The evidence adduced at trial disclosed that Vanzandt, armed with a handgun, ordered Kite and Remington to lie down on the floor while he effected his robbery and obtained access to the getaway vehicle. With regard to Kite, identified in the charging information as the robbery victim, compelling him to lie on the floor is not separate and apart from the force used to effect the robbery.
    The State urges this court to affirm each of Vanzandt’s convictions, relying upon Smith, wherein the appellant’s convictions of robbery and two counts of criminal confinement were upheld notwithstanding his claim of a violation of the Indiana Constitution’s prohibition against double jeopardy. However, we find Smith clearly distinguishable from the instant case. The evidence adduced in Smith established that after Smith completed the robbery, he bound one victim’s hands, compelled the other victim to lead him to the telephone, placed both victims in a closet and threatened to shoot them if they moved. The confinement charges expressly alleged various acts of confinement. The instruction for robbery did not require the jury to find the existence of confinement during the robbery in order to convict for robbery. There was actual evidence presented at trial that the jury could have used to independently establish the essential elements of confinement apart from the robbery.
    Here, the State charged that Vanzandt robbed Kite while armed with a handgun and confined both Kite and Remington while armed with a handgun. There is an absence of evidence to establish the essential elements of confinement of Kite independent of the robbery of Kite. The force or threat of force exerted by Vanzandt against Kite was that exerted to accomplish the robbery. Vanzandt has demonstrated a reasonable possibility that the jury used the same evidentiary facts to establish criminal confinement of Kite as a Class B felony as it did to establish the essential elements of robbery of Kite as a Class B felony. To remedy the resulting violation of the Indiana Double Jeopardy Clause, we are compelled to vacate the conviction for criminal confinement of Kite. Vanzandt was not convicted of multiple offenses against Remington and thus does not prevail on his double jeopardy claim with regard to his conviction for confinement of Remington.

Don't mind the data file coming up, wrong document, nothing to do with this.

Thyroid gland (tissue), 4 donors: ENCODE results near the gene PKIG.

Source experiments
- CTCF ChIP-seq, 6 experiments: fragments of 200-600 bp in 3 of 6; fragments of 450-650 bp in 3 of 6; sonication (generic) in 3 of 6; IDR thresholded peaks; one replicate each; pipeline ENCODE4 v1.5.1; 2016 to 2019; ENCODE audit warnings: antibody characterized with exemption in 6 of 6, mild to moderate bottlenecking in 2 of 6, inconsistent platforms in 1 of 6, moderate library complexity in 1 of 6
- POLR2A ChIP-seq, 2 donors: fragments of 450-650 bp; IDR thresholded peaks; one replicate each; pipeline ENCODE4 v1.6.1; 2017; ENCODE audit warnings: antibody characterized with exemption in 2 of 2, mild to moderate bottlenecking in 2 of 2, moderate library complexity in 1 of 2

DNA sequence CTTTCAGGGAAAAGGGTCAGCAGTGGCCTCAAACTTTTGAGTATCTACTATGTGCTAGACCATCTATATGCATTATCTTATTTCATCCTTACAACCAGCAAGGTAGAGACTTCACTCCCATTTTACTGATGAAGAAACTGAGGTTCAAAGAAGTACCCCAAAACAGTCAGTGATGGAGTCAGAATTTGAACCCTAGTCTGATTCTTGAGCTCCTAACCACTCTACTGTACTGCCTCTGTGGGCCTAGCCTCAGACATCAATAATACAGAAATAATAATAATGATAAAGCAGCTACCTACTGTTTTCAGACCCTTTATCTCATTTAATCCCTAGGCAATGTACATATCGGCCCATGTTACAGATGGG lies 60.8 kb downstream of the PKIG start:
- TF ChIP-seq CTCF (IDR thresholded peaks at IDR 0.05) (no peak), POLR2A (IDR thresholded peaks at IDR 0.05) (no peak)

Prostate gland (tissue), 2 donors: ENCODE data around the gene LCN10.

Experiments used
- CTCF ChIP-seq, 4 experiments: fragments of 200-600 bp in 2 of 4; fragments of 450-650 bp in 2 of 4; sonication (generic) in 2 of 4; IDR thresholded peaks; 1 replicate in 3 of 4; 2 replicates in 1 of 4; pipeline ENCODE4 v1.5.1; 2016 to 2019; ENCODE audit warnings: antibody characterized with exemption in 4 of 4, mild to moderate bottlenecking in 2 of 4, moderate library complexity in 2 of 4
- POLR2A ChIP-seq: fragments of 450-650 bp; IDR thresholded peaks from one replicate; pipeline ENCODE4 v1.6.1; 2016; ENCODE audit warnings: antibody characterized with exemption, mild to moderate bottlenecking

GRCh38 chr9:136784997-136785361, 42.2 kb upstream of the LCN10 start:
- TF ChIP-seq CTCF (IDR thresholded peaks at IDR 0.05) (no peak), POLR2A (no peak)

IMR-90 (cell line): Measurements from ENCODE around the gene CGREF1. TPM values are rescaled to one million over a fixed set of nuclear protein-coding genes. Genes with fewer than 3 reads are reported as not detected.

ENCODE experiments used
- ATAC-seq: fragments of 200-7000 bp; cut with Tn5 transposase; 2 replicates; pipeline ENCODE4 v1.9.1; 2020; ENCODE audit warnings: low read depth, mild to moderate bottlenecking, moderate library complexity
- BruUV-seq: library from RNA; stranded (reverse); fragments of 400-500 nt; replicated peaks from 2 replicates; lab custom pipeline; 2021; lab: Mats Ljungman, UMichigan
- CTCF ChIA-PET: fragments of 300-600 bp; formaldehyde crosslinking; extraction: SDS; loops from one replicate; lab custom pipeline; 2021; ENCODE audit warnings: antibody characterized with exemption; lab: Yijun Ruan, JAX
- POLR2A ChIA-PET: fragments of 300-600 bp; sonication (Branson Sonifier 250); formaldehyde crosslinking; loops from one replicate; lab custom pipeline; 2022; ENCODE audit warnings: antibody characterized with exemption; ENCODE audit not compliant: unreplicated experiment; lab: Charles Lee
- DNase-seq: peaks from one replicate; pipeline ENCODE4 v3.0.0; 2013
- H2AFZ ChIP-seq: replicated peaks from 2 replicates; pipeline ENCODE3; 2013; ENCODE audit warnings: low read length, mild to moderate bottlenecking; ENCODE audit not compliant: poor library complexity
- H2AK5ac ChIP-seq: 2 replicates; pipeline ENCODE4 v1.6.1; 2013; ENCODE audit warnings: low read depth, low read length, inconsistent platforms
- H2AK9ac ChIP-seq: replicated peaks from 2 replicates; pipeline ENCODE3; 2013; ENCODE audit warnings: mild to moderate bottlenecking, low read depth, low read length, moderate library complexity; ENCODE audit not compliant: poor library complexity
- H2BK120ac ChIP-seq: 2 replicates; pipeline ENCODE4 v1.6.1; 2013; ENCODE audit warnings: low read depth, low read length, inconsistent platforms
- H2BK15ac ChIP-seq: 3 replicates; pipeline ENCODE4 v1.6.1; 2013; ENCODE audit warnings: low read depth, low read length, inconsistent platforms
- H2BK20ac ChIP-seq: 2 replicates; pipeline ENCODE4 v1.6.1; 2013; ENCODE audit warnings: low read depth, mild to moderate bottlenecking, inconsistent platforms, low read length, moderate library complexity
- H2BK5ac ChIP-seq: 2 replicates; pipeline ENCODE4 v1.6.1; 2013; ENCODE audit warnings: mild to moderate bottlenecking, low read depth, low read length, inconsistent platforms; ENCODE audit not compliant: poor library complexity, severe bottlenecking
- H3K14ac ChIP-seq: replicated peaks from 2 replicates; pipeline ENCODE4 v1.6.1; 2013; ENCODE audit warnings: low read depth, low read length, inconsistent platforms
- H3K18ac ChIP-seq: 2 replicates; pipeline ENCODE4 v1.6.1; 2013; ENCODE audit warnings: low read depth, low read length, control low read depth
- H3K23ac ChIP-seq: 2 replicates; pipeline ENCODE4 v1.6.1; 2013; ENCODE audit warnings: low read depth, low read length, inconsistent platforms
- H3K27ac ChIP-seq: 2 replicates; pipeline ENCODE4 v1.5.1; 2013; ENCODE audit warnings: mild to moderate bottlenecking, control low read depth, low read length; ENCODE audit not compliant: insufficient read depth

In light of our resolution of the issues set forth above, we conclude that Vanzandt was not denied a fair trial because of the admission of identification testimony, nor was he entitled to a mistrial. However, the conviction for criminal confinement of Kite was in violation of the prohibition against double jeopardy embodied in Article I, § 14 of the Indiana Constitution. Accordingly, we affirm the convictions for robbery and criminal confinement of Kathryn Remington. We vacate the conviction for criminal confinement of Philip Kite and remand with instructions to resentence in accordance with this opinion.
    Affirmed in part; reversed in part; and remanded with instruction to resentence.
RILEY, J., and KIRSCH, J., concur.


Footnote: IND. CODE § 35-42-5-1.

Footnote: IND. CODE § 35-47-2-1.

Footnote: IND. CODE § 35-42-3-3.

Footnote: The conviction for carrying a handgun without a license was merged with the robbery conviction.

Footnote: Vanzandt does not argue that his convictions violate the Double Jeopardy provisions of the United States Constitution. In Blockburger v. United States, 284 U.S. 299, 304, 52 S.Ct. 180, 76 L.Ed. 306 (1932), the United States Supreme Court outlined the test for determining whether two or more offenses constitute the “same offense” under the federal Double Jeopardy Clause: “[W]here the same act or transaction constitutes a violation of two distinct statutory provisions, the test to be applied to determine whether there are two offenses or only one, is whether each provision requires proof of an additional fact which the other does not.” This court has recently applied the Blockburger test to determine whether a robbery conviction under I.C. § 35-42-5-1 and a criminal confinement conviction under I.C. § 35-42-3-3 arising from contemporaneous events violated a defendant’s federal double jeopardy rights. Smith v. State, 717 N.E.2d 1277 (Ind. Ct. App. 1999), trans. denied. Upon examination of the statutory elements, the court found that both the robbery charge and confinement charge contained at least one separate and distinct element. The robbery charge required the State to prove that the defendant took property from another, which is not required to prove a confinement charge, and the confinement charge required the State to prove that the defendant confined another person against their will, which is not required to prove a robbery charge. Id. at 1280.